Nabiximols is a cannabinoid drug still under study in the US. It’s a mouth spray made up of a whole-plant extract with THC and cannabidiol (CBD) in an almost one to one mix. It’s available in Canada and parts of Europe to treat pain linked to cancer, as well as muscle spasms and pain from multiple sclerosis (MS). It’s not approved in the US at this time, but it’s being tested in clinical trials to see if it can help a number of conditions.
Smoked marijuana delivers THC and other cannabinoids to the body, but it also delivers harmful substances to users and those close by, including many of the same substances found in tobacco smoke.
Marijuana is the name given to the dried buds and leaves of varieties of the Cannabis sativa plant, which can grow wild in warm and tropical climates throughout the world and be cultivated commercially. It goes by many names, including pot, grass, cannabis, weed, hemp, hash, marihuana, ganja, and dozens of others.
There have been some early clinical trials of cannabinoids in treating cancer in humans and more studies are planned. While the studies so far have shown that cannabinoids can be safe in treating cancer, they do not show that they help control or cure the disease.
Older patients may have more problems with side effects and are usually started on lower doses.
At this time, the US Drug Enforcement Administration (DEA) lists marijuana and its cannabinoids as Schedule I controlled substances. This means that they cannot legally be prescribed, possessed, or sold under federal law. Whole or crude marijuana (including marijuana oil or hemp oil) is not approved by the US Food and Drug Administration (FDA) for any medical use. But the use of marijuana to treat some medical conditions is legal under state laws in many states.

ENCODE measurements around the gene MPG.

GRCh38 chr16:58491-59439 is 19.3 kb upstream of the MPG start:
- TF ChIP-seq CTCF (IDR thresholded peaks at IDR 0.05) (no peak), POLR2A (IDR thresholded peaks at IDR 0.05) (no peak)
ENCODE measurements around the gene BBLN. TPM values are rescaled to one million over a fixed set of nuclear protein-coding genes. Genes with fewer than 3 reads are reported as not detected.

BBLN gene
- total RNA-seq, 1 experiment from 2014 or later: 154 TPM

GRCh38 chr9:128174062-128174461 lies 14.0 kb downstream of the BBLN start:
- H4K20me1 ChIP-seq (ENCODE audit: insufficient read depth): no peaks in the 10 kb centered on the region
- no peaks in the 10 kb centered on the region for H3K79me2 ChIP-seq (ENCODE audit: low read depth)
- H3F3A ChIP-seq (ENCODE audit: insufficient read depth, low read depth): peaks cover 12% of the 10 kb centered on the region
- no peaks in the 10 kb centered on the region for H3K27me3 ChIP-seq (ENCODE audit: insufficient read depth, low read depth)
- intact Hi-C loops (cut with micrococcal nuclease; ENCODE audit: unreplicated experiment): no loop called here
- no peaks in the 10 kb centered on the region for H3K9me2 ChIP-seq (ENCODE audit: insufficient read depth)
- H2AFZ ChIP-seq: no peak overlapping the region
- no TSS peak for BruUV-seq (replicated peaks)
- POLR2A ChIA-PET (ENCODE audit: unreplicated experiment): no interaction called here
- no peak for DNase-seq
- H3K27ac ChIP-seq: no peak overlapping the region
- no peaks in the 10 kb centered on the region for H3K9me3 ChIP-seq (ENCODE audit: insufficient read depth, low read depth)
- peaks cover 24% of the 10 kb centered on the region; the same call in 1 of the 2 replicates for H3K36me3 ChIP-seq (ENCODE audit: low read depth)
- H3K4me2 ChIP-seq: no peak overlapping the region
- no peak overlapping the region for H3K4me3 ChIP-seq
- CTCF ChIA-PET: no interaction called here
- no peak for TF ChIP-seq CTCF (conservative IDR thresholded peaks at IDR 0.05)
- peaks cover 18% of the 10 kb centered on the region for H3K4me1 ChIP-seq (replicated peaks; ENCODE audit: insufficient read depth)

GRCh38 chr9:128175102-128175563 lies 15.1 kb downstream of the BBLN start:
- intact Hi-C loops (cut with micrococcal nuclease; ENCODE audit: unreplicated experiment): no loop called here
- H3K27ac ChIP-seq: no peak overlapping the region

Like many other drugs, the prescription cannabinoids, dronabinol and nabilone, can cause side effects and complications.
This is not intended to be an inclusive list, but rather to give a brief survey of the types of conditions for which medical marijuana can provide relief. As with all remedies, claims of effectiveness should be critically evaluated and treated with caution.
These are just a few of the excellent questions around this subject, questions that I am going to studiously avoid so we can focus on two specific areas: why do patients find it useful, and how can they discuss it with their doctor?
In particular, marijuana appears to ease the pain of multiple sclerosis, and nerve pain in general. This is an area where few other options exist, and those that do, such as Neurontin, Lyrica, or opiates are highly sedating. Patients claim that marijuana allows them to resume their previous activities without feeling completely out of it and disengaged.
Uses of medical marijuana
Least controversial is the extract from the hemp plant known as CBD (which stands for cannabidiol) because this component of marijuana has little, if any, intoxicating properties. Marijuana itself has more than 100 active components. THC (which stands for tetrahydrocannabinol) is the chemical that causes the “high” that goes along with marijuana consumption. CBD-dominant strains have little or no THC, so patients report very little if any alteration in consciousness.
There are few subjects that can stir up stronger emotions among doctors, scientists, researchers, policy makers, and the public than medical marijuana. Is it safe? Should it be legal? Decriminalized? Has its effectiveness been proven? What conditions is it useful for? Is it addictive? How do we keep it out of the hands of teenagers? Is it really the “wonder drug” that people claim it is? Is medical marijuana just a ploy to legalize marijuana in general?